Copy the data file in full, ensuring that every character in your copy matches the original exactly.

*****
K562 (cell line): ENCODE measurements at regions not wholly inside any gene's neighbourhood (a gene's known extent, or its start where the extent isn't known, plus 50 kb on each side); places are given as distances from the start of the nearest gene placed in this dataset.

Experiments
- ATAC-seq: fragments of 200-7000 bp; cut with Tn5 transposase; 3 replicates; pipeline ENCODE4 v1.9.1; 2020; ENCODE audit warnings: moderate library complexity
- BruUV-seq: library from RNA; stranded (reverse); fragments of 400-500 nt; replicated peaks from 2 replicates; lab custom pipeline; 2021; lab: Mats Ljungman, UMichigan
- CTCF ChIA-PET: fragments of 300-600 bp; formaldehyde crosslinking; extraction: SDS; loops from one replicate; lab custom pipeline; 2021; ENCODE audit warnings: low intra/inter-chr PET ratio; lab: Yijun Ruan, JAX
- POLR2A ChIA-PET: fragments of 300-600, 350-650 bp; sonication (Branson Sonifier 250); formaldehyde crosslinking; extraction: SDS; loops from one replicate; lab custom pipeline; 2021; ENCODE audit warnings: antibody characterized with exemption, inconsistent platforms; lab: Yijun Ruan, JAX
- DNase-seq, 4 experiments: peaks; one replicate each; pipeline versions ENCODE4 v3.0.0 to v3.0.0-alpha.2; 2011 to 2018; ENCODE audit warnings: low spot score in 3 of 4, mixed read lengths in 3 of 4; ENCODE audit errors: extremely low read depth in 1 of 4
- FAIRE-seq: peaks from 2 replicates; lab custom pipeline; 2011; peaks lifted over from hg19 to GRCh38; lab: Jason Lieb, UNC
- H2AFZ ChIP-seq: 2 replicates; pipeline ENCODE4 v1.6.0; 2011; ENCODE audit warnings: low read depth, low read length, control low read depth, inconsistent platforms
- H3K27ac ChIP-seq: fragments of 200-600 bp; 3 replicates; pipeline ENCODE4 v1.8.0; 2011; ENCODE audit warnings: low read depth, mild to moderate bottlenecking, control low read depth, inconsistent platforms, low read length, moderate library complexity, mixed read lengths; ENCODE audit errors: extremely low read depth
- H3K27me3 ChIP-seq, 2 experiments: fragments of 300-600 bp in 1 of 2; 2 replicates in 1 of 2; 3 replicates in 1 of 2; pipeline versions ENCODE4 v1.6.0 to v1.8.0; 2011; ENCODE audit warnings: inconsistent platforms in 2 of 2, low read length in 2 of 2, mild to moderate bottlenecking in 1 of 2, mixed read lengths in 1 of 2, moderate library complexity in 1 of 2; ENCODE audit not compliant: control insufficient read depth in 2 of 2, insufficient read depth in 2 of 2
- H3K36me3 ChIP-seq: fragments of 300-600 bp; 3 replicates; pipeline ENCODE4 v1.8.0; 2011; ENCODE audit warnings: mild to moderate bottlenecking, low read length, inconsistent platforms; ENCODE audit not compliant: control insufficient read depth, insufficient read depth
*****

K562 (cell line): ENCODE measurements at regions not wholly inside any gene's neighbourhood (a gene's known extent, or its start where the extent isn't known, plus 50 kb on each side); places are given as distances from the start of the nearest gene placed in this dataset.

Experiments
- ATAC-seq: fragments of 200-7000 bp; cut with Tn5 transposase; 3 replicates; pipeline ENCODE4 v1.9.1; 2020; ENCODE audit warnings: moderate library complexity
- BruUV-seq: library from RNA; stranded (reverse); fragments of 400-500 nt; replicated peaks from 2 replicates; lab custom pipeline; 2021; lab: Mats Ljungman, UMichigan
- CTCF ChIA-PET: fragments of 300-600 bp; formaldehyde crosslinking; extraction: SDS; loops from one replicate; lab custom pipeline; 2021; ENCODE audit warnings: low intra/inter-chr PET ratio; lab: Yijun Ruan, JAX
- POLR2A ChIA-PET: fragments of 300-600, 350-650 bp; sonication (Branson Sonifier 250); formaldehyde crosslinking; extraction: SDS; loops from one replicate; lab custom pipeline; 2021; ENCODE audit warnings: antibody characterized with exemption, inconsistent platforms; lab: Yijun Ruan, JAX
- DNase-seq, 4 experiments: peaks; one replicate each; pipeline versions ENCODE4 v3.0.0 to v3.0.0-alpha.2; 2011 to 2018; ENCODE audit warnings: low spot score in 3 of 4, mixed read lengths in 3 of 4; ENCODE audit errors: extremely low read depth in 1 of 4
- FAIRE-seq: peaks from 2 replicates; lab custom pipeline; 2011; peaks lifted over from hg19 to GRCh38; lab: Jason Lieb, UNC
- H2AFZ ChIP-seq: 2 replicates; pipeline ENCODE4 v1.6.0; 2011; ENCODE audit warnings: low read depth, low read length, control low read depth, inconsistent platforms
- H3K27ac ChIP-seq: fragments of 200-600 bp; 3 replicates; pipeline ENCODE4 v1.8.0; 2011; ENCODE audit warnings: low read depth, mild to moderate bottlenecking, control low read depth, inconsistent platforms, low read length, moderate library complexity, mixed read lengths; ENCODE audit errors: extremely low read depth
- H3K27me3 ChIP-seq, 2 experiments: fragments of 300-600 bp in 1 of 2; 2 replicates in 1 of 2; 3 replicates in 1 of 2; pipeline versions ENCODE4 v1.6.0 to v1.8.0; 2011; ENCODE audit warnings: inconsistent platforms in 2 of 2, low read length in 2 of 2, mild to moderate bottlenecking in 1 of 2, mixed read lengths in 1 of 2, moderate library complexity in 1 of 2; ENCODE audit not compliant: control insufficient read depth in 2 of 2, insufficient read depth in 2 of 2
- H3K36me3 ChIP-seq: fragments of 300-600 bp; 3 replicates; pipeline ENCODE4 v1.8.0; 2011; ENCODE audit warnings: mild to moderate bottlenecking, low read length, inconsistent platforms; ENCODE audit not compliant: control insufficient read depth, insufficient read depth